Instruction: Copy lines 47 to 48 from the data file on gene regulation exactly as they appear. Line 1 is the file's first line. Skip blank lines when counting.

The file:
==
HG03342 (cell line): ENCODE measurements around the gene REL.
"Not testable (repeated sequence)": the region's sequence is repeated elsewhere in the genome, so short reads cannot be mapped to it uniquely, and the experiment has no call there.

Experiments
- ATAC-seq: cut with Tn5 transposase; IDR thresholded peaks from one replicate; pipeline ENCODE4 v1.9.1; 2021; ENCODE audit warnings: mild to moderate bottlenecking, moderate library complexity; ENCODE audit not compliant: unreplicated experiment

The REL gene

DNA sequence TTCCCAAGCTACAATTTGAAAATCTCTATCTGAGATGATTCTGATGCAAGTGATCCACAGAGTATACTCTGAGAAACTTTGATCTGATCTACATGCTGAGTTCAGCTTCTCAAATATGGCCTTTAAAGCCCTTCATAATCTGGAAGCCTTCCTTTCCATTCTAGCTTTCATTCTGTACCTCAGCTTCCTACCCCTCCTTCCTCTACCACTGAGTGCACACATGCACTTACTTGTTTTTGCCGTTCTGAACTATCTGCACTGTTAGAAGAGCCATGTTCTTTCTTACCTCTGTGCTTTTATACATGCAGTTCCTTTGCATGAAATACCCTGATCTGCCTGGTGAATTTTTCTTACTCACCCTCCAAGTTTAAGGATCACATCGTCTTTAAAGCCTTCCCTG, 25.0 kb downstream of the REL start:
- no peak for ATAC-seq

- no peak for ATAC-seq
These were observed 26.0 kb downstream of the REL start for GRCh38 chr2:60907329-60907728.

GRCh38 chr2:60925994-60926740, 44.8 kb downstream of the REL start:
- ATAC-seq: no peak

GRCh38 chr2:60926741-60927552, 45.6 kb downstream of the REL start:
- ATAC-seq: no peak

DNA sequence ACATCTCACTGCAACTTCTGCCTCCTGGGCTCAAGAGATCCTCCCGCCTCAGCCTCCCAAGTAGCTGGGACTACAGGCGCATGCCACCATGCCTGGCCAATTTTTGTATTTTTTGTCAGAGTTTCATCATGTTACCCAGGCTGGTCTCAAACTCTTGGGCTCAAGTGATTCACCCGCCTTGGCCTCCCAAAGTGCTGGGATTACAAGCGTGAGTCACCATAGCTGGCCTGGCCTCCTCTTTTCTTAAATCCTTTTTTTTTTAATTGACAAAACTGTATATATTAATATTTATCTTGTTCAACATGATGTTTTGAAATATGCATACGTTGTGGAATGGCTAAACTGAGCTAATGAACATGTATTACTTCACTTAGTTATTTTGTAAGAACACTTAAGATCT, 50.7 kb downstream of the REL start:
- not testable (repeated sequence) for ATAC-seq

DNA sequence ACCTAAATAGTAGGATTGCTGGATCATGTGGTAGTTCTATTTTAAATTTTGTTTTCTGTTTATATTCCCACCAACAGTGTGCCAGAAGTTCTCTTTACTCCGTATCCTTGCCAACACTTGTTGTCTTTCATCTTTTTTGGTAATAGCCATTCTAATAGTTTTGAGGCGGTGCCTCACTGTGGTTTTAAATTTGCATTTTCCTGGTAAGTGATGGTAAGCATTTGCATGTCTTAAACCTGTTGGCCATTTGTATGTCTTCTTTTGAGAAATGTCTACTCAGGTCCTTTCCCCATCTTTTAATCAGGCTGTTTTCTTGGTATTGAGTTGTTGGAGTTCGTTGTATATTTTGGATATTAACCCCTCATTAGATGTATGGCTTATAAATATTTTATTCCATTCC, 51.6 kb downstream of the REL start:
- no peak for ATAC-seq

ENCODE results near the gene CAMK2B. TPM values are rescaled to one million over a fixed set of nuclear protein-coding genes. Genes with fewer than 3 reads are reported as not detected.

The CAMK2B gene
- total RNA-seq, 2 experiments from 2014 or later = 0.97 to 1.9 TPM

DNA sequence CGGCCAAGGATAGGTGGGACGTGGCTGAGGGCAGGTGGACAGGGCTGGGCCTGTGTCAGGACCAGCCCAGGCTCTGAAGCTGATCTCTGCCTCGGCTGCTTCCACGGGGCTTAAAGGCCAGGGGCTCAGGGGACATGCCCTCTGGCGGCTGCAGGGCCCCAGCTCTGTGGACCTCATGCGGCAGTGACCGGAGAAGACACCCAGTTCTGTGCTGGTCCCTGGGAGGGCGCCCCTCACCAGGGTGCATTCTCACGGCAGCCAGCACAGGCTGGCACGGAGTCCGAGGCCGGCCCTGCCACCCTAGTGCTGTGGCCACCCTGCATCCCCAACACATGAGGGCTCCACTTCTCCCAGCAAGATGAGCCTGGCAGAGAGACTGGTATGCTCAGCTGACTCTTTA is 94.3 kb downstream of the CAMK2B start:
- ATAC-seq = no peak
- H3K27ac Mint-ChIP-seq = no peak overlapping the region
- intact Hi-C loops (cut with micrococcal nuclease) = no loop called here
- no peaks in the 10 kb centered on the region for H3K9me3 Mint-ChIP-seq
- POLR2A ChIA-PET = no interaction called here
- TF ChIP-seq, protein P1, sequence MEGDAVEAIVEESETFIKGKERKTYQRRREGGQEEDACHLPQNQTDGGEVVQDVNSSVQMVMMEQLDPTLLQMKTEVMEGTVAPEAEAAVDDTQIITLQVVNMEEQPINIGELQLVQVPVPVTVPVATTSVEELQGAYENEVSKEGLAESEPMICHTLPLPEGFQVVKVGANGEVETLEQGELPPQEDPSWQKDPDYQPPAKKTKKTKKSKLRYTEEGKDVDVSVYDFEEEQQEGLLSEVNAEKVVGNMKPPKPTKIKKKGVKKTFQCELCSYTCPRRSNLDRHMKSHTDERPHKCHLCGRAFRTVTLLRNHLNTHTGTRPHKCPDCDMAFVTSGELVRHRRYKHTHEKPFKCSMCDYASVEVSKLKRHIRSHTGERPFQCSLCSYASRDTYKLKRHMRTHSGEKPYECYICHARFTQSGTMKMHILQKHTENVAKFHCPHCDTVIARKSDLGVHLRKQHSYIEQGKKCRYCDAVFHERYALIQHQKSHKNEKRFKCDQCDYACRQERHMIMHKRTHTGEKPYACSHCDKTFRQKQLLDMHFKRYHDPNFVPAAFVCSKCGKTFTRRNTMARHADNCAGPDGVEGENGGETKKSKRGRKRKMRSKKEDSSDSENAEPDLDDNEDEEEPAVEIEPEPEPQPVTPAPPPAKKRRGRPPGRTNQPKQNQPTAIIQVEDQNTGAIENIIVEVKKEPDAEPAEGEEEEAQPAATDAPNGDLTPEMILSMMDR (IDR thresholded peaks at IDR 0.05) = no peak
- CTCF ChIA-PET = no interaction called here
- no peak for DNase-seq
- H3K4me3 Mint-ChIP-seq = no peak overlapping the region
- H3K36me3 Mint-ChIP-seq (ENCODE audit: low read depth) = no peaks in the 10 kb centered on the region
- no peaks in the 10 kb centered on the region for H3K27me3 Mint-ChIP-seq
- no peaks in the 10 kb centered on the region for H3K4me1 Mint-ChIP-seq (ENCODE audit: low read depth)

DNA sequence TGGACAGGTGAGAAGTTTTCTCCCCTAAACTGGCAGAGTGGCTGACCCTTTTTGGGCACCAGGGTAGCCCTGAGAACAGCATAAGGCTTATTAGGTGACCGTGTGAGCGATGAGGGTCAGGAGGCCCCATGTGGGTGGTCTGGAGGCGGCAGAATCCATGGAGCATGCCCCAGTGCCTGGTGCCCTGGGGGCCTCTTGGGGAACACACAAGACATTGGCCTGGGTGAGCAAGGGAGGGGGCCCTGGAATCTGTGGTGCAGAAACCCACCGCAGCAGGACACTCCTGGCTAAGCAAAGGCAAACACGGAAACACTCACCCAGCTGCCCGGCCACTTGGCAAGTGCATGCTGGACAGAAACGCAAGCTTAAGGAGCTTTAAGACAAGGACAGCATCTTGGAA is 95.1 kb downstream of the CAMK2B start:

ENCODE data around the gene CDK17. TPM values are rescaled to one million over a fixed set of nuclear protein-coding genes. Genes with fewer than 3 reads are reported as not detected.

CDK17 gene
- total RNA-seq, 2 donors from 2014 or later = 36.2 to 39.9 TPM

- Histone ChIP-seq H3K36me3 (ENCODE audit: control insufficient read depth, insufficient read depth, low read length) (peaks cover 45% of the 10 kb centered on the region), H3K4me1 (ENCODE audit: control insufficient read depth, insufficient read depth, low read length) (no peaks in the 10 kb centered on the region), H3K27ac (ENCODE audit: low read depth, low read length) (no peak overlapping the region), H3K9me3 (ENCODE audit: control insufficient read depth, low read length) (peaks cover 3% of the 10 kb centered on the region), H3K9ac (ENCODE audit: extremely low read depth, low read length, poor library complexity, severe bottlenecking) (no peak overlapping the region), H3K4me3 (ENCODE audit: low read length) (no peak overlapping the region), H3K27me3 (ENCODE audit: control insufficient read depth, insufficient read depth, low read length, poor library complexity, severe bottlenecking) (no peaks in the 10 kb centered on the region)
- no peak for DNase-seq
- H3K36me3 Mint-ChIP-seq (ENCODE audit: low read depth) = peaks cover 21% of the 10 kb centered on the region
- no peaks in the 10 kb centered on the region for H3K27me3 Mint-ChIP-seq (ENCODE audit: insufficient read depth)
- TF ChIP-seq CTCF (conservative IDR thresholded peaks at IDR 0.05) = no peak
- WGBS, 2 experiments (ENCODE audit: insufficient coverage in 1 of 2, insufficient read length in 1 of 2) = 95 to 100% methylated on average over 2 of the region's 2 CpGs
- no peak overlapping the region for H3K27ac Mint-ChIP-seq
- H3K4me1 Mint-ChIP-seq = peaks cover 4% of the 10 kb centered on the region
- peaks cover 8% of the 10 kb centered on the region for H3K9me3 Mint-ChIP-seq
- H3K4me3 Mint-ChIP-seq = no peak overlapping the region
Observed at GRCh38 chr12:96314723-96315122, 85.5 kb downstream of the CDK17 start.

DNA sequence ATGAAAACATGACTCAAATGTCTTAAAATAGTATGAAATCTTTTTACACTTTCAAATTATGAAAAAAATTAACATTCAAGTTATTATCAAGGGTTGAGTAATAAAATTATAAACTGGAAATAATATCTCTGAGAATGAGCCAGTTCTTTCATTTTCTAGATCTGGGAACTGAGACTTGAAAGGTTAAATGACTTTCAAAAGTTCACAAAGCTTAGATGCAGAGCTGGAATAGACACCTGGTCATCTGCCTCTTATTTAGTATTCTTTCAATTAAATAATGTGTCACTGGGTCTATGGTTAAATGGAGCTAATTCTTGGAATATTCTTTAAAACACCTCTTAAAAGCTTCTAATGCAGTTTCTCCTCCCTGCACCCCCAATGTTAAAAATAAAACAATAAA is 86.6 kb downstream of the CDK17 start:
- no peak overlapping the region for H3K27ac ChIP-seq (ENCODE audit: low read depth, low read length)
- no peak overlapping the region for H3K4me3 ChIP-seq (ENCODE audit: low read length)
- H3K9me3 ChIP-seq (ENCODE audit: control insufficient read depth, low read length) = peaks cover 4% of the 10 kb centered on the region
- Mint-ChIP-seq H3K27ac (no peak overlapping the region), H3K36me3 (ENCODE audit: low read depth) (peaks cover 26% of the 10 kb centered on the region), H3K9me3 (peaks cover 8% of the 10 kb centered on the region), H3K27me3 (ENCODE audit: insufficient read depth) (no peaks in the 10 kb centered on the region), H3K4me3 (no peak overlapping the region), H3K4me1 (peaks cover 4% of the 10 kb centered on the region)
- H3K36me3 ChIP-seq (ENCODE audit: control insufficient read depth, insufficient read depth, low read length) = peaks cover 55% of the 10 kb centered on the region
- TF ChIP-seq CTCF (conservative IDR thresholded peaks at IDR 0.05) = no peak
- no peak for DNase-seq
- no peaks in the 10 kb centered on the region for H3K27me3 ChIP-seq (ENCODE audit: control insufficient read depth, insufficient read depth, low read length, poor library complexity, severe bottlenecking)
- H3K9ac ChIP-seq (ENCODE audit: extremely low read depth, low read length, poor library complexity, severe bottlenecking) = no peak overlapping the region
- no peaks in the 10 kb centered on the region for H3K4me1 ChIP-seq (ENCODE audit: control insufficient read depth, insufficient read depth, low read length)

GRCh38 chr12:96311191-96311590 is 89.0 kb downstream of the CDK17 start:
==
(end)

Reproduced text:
- H3K4me3 Mint-ChIP-seq = no peak overlapping the region
Observed at GRCh38 chr12:96314723-96315122, 85.5 kb downstream of the CDK17 start.